BIM well set to solve rail's delivery problem

BIM is now proven as a means for helping the rail sector to solve acute issues of delivery capacity, particularly in electrification, writes Atkins' Ray Dudding

Rail electrification has a high profile in the UK at present and it provides a tremendous opportunity to help improve the UK’s infrastructure. But there are many challenges including key issues with the ability to deliver the programme and the shortage of skilled and experienced engineers within the sector.

So, what can digital engineering bring to the table to help resolve these problems? Over the past two decades I have been leading the introduction of techniques now commonly known as BIM to the engineering of railway infrastructure, including electrification. This has enabled experienced engineers to focus on delivering design by automatically ensuring the engineering integrity of thousands of deliverables while eliminating repetitive, tedious tasks. This has been proven with the successful delivery of the Midland Main Line system design (GRIP 3 in rail speak) using the ‘Tadpole’ toolkit in three months, rather than the nine months it would have taken using traditional CAD methods.  

However, we were still expected to deliver ‘dumb’ drawings and spreadsheets to the constructor, so it didn't matter how digitally enabled the design process was, the benefits of BIM could not be passed fully down the lifecycle.    

The next stage was the challenge set by Innovate UK and the Rail Safety & Standards Board to digitally enable the railway. We partnered with Laing O’Rourke, who proposed applying their pioneering digital engineering construction techniques to electrification. This seemed like an ideal opportunity to pull everything together. Along with software and survey specialists DHP11 and Imperial College joining the partnership, Digitally Enabling Electrification (DEE) was born. 

Two years later, what have we learned? Primarily, a different set of technologies are required to carry out the systems design as opposed to the construction and product management systems needed downstream in the lifecycle. To get these to work as one, we developed an open data exchange format, effectively an extension of the existing Network Rail SDEF Schema to include electrification requirements. This allows the designer, manufacturer and constructor to configure any BIM software to share validated electrification specific data. The standard developed by DEE now needs a custodian to take it forward on behalf of the whole industry to reduce the barriers to entry to digital engineering for other players.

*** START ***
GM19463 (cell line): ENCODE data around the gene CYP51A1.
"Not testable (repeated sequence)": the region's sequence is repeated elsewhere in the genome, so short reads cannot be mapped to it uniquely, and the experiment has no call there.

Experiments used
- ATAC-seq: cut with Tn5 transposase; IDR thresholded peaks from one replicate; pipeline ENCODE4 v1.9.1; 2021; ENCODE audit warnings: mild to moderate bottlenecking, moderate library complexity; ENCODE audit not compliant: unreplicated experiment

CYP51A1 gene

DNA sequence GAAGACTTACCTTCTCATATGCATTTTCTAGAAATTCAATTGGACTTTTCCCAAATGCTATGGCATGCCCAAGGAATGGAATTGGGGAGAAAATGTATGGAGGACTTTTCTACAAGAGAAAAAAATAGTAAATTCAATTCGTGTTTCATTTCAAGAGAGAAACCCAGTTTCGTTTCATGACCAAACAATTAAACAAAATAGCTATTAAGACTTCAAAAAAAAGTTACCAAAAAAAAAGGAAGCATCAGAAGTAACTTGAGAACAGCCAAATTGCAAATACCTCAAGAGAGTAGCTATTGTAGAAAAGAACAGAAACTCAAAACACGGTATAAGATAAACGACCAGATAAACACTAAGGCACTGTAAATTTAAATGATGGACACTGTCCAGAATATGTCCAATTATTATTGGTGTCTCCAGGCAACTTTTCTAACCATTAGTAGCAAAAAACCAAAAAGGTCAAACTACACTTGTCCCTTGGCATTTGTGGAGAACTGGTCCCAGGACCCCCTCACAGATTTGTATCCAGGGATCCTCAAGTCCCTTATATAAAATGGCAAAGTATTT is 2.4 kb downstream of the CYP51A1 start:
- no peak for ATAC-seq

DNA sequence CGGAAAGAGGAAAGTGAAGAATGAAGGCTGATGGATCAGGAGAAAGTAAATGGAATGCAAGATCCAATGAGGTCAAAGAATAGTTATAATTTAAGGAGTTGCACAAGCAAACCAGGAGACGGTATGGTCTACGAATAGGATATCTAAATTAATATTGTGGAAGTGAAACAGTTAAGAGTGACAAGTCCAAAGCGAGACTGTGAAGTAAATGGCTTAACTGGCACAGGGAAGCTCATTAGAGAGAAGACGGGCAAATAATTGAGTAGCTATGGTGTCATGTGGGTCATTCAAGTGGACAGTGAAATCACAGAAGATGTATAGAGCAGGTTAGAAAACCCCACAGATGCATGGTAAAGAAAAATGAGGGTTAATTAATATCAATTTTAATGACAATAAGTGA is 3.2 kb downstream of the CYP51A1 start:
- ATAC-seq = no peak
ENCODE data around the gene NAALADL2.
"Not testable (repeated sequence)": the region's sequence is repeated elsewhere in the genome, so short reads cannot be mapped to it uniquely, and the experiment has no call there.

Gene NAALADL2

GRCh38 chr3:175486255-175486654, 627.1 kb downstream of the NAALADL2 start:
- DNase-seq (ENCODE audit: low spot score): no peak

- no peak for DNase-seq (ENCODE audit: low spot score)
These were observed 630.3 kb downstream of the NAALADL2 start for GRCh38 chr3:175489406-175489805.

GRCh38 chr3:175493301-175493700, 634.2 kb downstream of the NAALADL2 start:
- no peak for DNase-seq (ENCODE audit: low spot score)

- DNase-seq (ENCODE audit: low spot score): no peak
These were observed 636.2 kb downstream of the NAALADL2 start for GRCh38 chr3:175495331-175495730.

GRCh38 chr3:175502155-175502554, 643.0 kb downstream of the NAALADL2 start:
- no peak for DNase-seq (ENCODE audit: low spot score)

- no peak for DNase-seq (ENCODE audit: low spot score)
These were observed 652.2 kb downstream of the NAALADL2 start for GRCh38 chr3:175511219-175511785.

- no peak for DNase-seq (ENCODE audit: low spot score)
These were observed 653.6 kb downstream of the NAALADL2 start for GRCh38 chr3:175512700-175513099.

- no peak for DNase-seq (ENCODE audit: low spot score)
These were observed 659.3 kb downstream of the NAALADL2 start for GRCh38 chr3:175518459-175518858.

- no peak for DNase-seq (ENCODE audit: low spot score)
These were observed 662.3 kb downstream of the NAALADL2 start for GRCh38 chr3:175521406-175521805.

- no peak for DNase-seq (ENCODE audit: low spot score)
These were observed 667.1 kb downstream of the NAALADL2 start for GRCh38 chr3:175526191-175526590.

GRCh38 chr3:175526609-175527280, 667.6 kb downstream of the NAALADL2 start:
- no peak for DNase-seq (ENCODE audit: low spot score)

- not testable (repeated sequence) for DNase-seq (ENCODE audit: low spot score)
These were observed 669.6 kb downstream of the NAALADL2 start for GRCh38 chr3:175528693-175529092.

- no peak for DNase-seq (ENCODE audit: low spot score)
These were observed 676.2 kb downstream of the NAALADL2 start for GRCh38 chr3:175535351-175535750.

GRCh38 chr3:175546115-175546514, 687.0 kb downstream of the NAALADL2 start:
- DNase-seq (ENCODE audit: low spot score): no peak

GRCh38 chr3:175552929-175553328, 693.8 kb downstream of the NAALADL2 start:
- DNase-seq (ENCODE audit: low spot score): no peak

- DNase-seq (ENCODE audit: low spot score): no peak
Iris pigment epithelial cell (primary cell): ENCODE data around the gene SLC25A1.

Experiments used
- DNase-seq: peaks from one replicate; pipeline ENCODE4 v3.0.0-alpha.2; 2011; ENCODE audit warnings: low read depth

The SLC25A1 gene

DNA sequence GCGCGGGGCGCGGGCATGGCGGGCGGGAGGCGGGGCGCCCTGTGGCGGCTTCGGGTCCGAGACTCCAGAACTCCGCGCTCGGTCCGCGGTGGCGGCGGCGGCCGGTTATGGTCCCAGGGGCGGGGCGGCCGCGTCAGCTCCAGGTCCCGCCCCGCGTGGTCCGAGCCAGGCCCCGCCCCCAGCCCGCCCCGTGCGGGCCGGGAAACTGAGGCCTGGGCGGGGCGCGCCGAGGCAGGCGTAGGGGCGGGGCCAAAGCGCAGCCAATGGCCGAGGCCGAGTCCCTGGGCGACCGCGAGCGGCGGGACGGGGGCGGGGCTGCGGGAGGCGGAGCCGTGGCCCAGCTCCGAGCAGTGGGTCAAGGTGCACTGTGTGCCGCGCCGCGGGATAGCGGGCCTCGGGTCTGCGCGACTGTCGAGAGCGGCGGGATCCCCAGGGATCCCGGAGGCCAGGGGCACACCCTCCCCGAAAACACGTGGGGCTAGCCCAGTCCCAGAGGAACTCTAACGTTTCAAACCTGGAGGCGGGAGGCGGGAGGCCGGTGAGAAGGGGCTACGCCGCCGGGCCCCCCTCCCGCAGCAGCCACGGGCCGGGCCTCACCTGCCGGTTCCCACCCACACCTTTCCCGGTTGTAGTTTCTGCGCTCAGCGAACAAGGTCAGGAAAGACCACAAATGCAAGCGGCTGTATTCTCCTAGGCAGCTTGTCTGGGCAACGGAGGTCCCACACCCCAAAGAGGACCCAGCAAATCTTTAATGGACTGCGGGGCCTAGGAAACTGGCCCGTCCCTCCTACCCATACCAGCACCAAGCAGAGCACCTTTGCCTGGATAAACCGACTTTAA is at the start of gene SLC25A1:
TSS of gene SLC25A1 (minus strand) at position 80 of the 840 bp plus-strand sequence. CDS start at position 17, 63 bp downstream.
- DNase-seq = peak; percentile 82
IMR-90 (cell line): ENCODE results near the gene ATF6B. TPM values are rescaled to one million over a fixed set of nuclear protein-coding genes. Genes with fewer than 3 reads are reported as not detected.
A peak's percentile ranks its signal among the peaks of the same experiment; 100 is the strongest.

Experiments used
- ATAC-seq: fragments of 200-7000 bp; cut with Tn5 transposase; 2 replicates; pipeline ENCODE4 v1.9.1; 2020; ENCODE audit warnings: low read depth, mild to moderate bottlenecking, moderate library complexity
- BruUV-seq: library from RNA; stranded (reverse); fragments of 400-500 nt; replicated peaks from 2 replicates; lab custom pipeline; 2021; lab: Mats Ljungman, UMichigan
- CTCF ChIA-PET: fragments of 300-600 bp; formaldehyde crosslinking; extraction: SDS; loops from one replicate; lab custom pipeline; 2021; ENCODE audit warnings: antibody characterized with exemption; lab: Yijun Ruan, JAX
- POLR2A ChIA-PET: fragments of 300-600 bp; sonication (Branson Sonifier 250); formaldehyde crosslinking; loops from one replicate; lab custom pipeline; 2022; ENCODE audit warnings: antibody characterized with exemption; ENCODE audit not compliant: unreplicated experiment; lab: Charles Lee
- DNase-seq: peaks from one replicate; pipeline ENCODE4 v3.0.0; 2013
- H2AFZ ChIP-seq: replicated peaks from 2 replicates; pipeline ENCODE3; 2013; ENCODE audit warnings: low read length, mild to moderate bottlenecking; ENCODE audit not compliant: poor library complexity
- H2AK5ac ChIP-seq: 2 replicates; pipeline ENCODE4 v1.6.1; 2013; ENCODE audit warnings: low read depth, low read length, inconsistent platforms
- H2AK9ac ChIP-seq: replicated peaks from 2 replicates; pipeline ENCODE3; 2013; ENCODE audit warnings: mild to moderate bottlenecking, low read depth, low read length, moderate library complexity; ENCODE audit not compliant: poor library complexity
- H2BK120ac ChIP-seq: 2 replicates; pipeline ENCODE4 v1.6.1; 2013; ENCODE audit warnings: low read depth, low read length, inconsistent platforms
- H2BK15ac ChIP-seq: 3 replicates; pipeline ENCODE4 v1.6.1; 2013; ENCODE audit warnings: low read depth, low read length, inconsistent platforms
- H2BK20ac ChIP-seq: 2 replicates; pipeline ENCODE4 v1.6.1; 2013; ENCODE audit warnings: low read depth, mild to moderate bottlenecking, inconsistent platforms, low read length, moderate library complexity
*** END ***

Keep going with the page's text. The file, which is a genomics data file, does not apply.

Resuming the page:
It is fine to come up with the theory, but this needs proving in practice, so the DEE team applied the wider principles to one small but highly significant issue facing existing electrification projects: the problems encountered when mast foundations cannot be installed in their designed location. We recognised that if the precise location of the installed foundations could be captured and quickly compared with the designed locations this would enable accurate manufacture, off site pre-assembly and rapid installation of the overhead line system.

There are two situations where the results are in quantifiable benefits: Where the foundation location is within design tolerance it would be possible to preconfigure the overhead line equipment off site, significantly reducing the time needed to install, therefore reducing exposure to danger and the time the railway needs to be closed; where the foundation is not positioned where intended, rapid capture and feedback of its precise location would enable redesign before the mast and equipment are installed. This allows contingency in the programme to be reduced, minimising the risk of possession overruns due to any issues needing to be resolved on site 

If experience on current electrification projects is anything to go by, the potential for improving both safety and reducing cost and disruption to passengers is significant.  

But how did we prove this? We tested a range of survey technologies and capture methods on the railway at Network Rail’s Tuxford track, using everything from road and rail vehicles to drones in order to demonstrate how practical the process is in the real world. We presented our findings to the wider industry at The National Railway Museum in January and received an overwhelmingly positive response.

So, what is next? Atkins and Laing O’Rourke plan to take DEE forward on the East/West Rail project. 


Ray Dudding is principal BIM consultant, transportation, Atkins